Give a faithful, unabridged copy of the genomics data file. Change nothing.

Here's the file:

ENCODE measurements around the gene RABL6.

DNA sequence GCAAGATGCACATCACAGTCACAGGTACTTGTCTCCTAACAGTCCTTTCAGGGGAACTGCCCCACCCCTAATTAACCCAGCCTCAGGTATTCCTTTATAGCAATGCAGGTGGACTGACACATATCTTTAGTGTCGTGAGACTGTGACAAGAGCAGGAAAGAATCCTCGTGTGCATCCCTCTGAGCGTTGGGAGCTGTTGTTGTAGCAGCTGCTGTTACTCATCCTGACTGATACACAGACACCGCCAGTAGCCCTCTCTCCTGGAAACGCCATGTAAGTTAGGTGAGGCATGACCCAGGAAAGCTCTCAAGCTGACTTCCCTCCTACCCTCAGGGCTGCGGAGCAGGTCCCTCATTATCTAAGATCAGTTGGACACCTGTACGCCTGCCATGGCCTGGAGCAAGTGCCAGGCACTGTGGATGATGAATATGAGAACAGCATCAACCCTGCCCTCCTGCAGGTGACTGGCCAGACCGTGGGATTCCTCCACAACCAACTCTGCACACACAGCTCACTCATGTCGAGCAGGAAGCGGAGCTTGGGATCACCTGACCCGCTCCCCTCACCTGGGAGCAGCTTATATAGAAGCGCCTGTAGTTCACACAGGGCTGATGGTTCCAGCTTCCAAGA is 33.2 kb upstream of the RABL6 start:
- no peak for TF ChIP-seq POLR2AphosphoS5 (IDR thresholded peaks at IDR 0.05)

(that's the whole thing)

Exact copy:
ENCODE measurements around the gene RABL6.

DNA sequence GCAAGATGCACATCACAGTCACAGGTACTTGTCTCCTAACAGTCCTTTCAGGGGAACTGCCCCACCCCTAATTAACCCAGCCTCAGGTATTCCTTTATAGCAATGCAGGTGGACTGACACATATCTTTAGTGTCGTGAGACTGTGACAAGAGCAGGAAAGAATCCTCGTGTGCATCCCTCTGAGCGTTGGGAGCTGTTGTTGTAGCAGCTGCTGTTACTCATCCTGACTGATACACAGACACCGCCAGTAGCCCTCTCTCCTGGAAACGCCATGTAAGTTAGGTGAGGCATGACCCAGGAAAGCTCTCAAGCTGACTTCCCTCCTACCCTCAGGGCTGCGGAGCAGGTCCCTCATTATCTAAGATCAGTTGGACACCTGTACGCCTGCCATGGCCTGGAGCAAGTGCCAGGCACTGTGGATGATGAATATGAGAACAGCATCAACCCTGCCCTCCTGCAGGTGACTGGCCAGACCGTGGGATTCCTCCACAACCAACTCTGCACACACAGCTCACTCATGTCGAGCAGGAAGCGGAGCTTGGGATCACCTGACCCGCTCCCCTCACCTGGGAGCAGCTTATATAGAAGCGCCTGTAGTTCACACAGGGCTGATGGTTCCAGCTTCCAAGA is 33.2 kb upstream of the RABL6 start:
- no peak for TF ChIP-seq POLR2AphosphoS5 (IDR thresholded peaks at IDR 0.05)